‘Ain’t No Big Thing’: In praise of Uptown Soul

17 Jul

Increasingly we live in a world in which authenticity is valued above all, even where that authenticity is (or at least feels) ersatz (witness the faintly ridiculous British festival obsession for posh boys with beards and banjos – I take this as a kind of rosy-hued romanticism of being a horny-handed son of toil, which would quickly be shed as as soon as anyone had to pick up anything and start working).

Where this means we get the lovely surprise late re-birth of Bobby Womack’s career, and the wonderful Kent southern soul comps (see recent volumes on George Jackson, Darrow Fletcher and Dan Greer) it’s obviously a good thing.

However, I’m still drawn to the music of America’s great cities (New York, Chicago and Detroit) and that point at which soul and emotion were brought together with the songwriter’s art and arranger’s talent to develop the sound of Saturday night: a time when men and women dress up, drinks are softly clinked, and lovers mover closer together on the dancefloor when that song comes on.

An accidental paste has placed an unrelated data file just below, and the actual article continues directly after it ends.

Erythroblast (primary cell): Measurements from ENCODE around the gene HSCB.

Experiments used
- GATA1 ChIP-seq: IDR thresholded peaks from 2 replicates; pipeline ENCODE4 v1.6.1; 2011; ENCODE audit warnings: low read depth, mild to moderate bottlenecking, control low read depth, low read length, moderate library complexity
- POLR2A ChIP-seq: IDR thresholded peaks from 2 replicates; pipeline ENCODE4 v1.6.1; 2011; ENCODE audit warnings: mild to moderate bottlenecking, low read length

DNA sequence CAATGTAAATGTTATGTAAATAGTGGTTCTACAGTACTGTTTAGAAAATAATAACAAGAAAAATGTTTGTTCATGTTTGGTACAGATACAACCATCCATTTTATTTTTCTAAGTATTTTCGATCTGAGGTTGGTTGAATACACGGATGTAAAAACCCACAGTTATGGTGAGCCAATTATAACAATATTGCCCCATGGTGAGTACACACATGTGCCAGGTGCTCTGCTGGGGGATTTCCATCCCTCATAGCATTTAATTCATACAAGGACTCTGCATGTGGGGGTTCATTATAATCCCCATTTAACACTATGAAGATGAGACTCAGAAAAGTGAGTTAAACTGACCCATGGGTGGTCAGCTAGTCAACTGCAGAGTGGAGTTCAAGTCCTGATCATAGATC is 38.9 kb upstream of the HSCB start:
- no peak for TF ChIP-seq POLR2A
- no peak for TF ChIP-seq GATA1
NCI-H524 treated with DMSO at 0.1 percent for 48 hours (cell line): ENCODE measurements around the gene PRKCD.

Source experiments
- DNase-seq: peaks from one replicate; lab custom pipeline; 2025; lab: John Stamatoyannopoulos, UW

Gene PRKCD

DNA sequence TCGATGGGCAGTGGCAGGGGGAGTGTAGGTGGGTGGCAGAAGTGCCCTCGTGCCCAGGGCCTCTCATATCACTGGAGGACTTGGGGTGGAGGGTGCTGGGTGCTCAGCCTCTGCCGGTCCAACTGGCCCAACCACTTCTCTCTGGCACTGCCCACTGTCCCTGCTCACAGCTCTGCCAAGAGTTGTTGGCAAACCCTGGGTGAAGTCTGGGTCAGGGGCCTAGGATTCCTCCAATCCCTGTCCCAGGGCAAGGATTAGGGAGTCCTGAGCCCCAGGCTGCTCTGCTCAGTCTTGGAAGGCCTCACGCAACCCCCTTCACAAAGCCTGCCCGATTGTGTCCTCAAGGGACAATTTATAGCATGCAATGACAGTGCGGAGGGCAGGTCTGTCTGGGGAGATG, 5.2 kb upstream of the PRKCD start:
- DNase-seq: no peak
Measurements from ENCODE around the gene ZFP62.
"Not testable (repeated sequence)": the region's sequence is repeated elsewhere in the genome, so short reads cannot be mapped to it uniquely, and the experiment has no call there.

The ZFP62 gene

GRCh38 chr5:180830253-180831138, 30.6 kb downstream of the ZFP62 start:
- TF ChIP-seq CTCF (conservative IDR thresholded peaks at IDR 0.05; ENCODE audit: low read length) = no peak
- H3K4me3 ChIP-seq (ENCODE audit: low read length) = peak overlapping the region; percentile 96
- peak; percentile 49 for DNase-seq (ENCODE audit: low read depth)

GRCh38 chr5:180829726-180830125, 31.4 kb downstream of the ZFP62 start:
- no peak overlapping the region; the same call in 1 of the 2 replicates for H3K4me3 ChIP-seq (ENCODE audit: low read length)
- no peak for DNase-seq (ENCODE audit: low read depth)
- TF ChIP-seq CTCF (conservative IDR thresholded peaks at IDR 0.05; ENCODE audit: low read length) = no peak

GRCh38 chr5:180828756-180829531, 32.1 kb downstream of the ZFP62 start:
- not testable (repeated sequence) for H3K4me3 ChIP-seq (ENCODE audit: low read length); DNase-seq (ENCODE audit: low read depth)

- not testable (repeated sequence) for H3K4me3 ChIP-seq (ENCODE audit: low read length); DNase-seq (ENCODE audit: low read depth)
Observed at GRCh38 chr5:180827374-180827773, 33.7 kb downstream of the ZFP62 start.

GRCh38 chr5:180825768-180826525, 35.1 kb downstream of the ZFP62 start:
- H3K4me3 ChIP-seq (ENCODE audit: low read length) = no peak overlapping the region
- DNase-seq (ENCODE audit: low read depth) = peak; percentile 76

I was reminded of how much I love this type of music reading Richard William’s wonderful post on Burth Bacharach (http://thebluemoment.com/2013/06/24/the-art-of-the-songwriter/) and picked these four (in reality it could have forty, or four hundred – consider yourself lucky!):

1) Lou Johnson ‘Reach Out To Me’ – as Richard points out in his post, the closest male equivalent to Dionne Warwick:

2) The Radients ‘Ain’t No Big Thing’ – so many versions of this song, but this is my favourite:

3) The Dells ‘All Over My Face’ – where Uptown goes Northern:

4) Brenda Holloway ‘When I’m Gone’ – from Motown’s great forgotten female singer:

And as a postscript: there’s a thread (almost certainly silken in this context) that links this style of music to the joyous (but very adult) music made made by Gamble and Huff in the 70s through the dub inflected soul of Sade and Matt Bianco in the 80s and 90s, and onto the stylish re-vamps of this music made by the like of Swing Out Sister now (for whom the term ‘Uptown Soul’ seems completely fitting):

Lou Rawls – I’ll See You When I Get There

Swing Out Sister – Incomplete Without You



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